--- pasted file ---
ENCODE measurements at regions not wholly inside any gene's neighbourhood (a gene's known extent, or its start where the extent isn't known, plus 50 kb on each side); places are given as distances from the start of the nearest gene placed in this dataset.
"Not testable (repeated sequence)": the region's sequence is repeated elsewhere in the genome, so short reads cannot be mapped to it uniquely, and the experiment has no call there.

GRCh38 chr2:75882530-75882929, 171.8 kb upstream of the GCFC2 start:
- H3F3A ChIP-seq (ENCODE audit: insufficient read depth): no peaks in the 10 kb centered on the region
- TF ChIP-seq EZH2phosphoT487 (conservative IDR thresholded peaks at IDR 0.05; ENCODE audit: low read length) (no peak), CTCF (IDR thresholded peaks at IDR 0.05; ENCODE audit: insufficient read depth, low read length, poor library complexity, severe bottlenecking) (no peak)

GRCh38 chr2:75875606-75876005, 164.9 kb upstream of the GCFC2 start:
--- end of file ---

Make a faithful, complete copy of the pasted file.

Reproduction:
ENCODE measurements at regions not wholly inside any gene's neighbourhood (a gene's known extent, or its start where the extent isn't known, plus 50 kb on each side); places are given as distances from the start of the nearest gene placed in this dataset.
"Not testable (repeated sequence)": the region's sequence is repeated elsewhere in the genome, so short reads cannot be mapped to it uniquely, and the experiment has no call there.

GRCh38 chr2:75882530-75882929, 171.8 kb upstream of the GCFC2 start:
- H3F3A ChIP-seq (ENCODE audit: insufficient read depth): no peaks in the 10 kb centered on the region
- TF ChIP-seq EZH2phosphoT487 (conservative IDR thresholded peaks at IDR 0.05; ENCODE audit: low read length) (no peak), CTCF (IDR thresholded peaks at IDR 0.05; ENCODE audit: insufficient read depth, low read length, poor library complexity, severe bottlenecking) (no peak)

GRCh38 chr2:75875606-75876005, 164.9 kb upstream of the GCFC2 start: